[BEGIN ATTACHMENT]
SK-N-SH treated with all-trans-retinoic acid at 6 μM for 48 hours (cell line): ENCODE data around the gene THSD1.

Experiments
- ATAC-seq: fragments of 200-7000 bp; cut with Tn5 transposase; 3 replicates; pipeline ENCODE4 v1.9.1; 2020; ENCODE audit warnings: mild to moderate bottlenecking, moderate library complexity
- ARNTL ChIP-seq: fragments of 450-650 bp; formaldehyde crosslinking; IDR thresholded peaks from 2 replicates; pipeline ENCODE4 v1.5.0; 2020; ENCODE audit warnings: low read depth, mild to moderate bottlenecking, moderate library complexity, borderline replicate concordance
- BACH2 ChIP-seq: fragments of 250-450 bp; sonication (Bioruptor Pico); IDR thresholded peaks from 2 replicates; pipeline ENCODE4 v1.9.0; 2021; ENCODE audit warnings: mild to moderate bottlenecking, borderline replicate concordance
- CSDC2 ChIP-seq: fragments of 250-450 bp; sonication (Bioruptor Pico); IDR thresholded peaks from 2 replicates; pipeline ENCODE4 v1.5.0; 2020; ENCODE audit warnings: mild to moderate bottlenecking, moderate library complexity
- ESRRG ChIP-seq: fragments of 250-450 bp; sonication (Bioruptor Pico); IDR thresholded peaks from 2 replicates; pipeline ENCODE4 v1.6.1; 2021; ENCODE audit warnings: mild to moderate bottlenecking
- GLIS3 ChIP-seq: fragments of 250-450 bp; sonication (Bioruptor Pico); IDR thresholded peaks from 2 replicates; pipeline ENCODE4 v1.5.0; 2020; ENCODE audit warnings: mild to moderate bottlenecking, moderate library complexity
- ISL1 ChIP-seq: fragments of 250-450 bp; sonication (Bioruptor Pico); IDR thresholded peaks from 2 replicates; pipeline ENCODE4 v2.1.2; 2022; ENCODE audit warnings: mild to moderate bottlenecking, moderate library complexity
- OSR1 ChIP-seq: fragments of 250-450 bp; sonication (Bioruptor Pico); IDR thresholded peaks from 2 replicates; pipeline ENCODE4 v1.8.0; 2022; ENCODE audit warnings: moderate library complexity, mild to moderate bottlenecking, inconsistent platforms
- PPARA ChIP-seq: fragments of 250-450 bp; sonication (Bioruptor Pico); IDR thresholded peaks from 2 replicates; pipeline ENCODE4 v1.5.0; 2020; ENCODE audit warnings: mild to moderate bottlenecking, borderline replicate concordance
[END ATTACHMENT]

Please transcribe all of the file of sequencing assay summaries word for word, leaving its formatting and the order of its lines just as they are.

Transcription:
SK-N-SH treated with all-trans-retinoic acid at 6 μM for 48 hours (cell line): ENCODE data around the gene THSD1.

Experiments
- ATAC-seq: fragments of 200-7000 bp; cut with Tn5 transposase; 3 replicates; pipeline ENCODE4 v1.9.1; 2020; ENCODE audit warnings: mild to moderate bottlenecking, moderate library complexity
- ARNTL ChIP-seq: fragments of 450-650 bp; formaldehyde crosslinking; IDR thresholded peaks from 2 replicates; pipeline ENCODE4 v1.5.0; 2020; ENCODE audit warnings: low read depth, mild to moderate bottlenecking, moderate library complexity, borderline replicate concordance
- BACH2 ChIP-seq: fragments of 250-450 bp; sonication (Bioruptor Pico); IDR thresholded peaks from 2 replicates; pipeline ENCODE4 v1.9.0; 2021; ENCODE audit warnings: mild to moderate bottlenecking, borderline replicate concordance
- CSDC2 ChIP-seq: fragments of 250-450 bp; sonication (Bioruptor Pico); IDR thresholded peaks from 2 replicates; pipeline ENCODE4 v1.5.0; 2020; ENCODE audit warnings: mild to moderate bottlenecking, moderate library complexity
- ESRRG ChIP-seq: fragments of 250-450 bp; sonication (Bioruptor Pico); IDR thresholded peaks from 2 replicates; pipeline ENCODE4 v1.6.1; 2021; ENCODE audit warnings: mild to moderate bottlenecking
- GLIS3 ChIP-seq: fragments of 250-450 bp; sonication (Bioruptor Pico); IDR thresholded peaks from 2 replicates; pipeline ENCODE4 v1.5.0; 2020; ENCODE audit warnings: mild to moderate bottlenecking, moderate library complexity
- ISL1 ChIP-seq: fragments of 250-450 bp; sonication (Bioruptor Pico); IDR thresholded peaks from 2 replicates; pipeline ENCODE4 v2.1.2; 2022; ENCODE audit warnings: mild to moderate bottlenecking, moderate library complexity
- OSR1 ChIP-seq: fragments of 250-450 bp; sonication (Bioruptor Pico); IDR thresholded peaks from 2 replicates; pipeline ENCODE4 v1.8.0; 2022; ENCODE audit warnings: moderate library complexity, mild to moderate bottlenecking, inconsistent platforms
- PPARA ChIP-seq: fragments of 250-450 bp; sonication (Bioruptor Pico); IDR thresholded peaks from 2 replicates; pipeline ENCODE4 v1.5.0; 2020; ENCODE audit warnings: mild to moderate bottlenecking, borderline replicate concordance